Calderón may have had good intentions when going on the offensive against drug gangs, however, the results from 2006 to 2012 didn't match up, writes guest blogger James Bosworth.
• A version of this post ran on the author's blog, bloggingsbyboz.com. The views expressed are the author's own.
If you had been told on President Felipe Calderón's first day in office that murders would double and the PRI would return to power, you would have defined his administration as a failure. While his supporters would like to tell a more complex and detailed narrative, his legacy will be based on those two negative results. (Read The Christian Science Monitor's full story on Calderón's legacy here.)
In the early weeks of his administration, Calderón made an operational decision to deploy military units to fight the drug cartels. I say operational, because the decision certainly wasn't strategic. There was no strategy for victory, no vision of what "winning" would look like or what resources and reforms would be needed to achieve victory. In fact, Calderón did not even release a security strategy until mid-2010, over three years after he deployed his first military units.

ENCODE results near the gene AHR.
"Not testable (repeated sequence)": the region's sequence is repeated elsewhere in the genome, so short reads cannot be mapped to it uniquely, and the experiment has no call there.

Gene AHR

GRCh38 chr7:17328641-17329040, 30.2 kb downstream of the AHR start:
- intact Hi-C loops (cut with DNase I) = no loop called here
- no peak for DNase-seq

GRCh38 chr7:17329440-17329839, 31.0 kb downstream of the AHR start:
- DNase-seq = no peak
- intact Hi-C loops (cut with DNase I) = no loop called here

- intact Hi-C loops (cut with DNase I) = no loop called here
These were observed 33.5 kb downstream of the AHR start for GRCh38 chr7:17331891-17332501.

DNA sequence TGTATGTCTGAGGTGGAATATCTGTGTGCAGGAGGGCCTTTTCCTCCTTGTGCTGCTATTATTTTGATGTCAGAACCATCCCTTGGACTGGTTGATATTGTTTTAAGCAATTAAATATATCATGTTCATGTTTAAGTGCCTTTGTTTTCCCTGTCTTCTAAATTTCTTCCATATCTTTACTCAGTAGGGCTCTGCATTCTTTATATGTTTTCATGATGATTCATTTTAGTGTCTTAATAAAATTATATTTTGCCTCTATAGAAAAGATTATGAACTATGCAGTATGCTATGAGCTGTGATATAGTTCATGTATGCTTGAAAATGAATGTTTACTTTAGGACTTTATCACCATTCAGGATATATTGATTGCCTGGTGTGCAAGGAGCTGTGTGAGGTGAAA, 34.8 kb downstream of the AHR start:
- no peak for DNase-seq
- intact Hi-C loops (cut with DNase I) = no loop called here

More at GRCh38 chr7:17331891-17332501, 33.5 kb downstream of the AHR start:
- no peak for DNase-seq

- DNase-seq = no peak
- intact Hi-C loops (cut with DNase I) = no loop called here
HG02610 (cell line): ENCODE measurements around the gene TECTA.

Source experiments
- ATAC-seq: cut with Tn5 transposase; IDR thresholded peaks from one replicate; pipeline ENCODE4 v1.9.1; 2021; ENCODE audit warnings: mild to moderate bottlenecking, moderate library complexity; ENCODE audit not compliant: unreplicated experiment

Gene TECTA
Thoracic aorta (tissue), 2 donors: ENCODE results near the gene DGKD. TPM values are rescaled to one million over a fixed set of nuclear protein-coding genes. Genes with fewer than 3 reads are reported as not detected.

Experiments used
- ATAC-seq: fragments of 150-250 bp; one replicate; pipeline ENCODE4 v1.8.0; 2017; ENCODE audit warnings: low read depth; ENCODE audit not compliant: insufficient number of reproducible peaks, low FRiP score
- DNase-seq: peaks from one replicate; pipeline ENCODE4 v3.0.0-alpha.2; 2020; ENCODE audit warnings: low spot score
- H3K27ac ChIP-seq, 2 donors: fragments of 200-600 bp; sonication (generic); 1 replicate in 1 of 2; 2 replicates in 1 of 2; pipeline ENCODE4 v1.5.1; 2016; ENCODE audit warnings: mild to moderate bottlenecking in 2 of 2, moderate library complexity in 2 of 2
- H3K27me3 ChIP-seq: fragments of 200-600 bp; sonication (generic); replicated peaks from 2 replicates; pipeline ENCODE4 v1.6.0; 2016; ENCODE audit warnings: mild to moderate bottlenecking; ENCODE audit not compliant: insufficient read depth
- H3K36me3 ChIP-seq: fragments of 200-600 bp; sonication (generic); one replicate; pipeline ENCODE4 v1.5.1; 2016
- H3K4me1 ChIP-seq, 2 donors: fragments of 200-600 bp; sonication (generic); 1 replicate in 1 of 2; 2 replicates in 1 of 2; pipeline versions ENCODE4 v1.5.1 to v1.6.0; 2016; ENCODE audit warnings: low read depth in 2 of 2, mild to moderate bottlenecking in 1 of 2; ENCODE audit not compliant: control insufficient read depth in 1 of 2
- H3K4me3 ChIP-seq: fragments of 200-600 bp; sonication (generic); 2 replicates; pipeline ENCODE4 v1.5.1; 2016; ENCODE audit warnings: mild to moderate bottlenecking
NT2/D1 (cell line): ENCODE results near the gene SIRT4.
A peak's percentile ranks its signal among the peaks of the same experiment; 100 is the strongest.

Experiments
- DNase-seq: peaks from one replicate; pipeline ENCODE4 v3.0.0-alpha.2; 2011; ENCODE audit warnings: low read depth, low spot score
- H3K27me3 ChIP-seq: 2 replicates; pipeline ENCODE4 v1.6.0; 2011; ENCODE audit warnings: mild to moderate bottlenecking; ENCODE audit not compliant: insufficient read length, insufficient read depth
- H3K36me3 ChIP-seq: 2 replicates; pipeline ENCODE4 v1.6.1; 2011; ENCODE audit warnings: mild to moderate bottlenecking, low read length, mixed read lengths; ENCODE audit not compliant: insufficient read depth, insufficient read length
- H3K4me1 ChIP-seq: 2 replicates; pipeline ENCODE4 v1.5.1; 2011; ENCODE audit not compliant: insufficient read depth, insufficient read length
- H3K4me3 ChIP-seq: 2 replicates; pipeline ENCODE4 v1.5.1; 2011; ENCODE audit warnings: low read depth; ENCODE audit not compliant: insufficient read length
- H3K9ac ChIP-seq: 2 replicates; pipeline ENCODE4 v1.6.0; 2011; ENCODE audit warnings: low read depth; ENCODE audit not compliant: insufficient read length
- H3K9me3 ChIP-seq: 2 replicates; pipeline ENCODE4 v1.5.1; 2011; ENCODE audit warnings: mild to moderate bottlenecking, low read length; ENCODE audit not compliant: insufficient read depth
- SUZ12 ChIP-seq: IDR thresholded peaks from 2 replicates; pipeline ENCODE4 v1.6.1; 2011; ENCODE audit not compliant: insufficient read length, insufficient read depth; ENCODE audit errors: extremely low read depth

Calderón may have had good intentions when going on the offensive against the criminal groups. The president was certainly correct that the criminal influence in society was unsustainable and needed to be combated. The Mexican security situation in 2006 was far from ideal. There may have been good reasons to use the military. However, the results from 2006-2012 didn't match the good intentions. The results were tens of thousands additional dead, disappeared and displaced.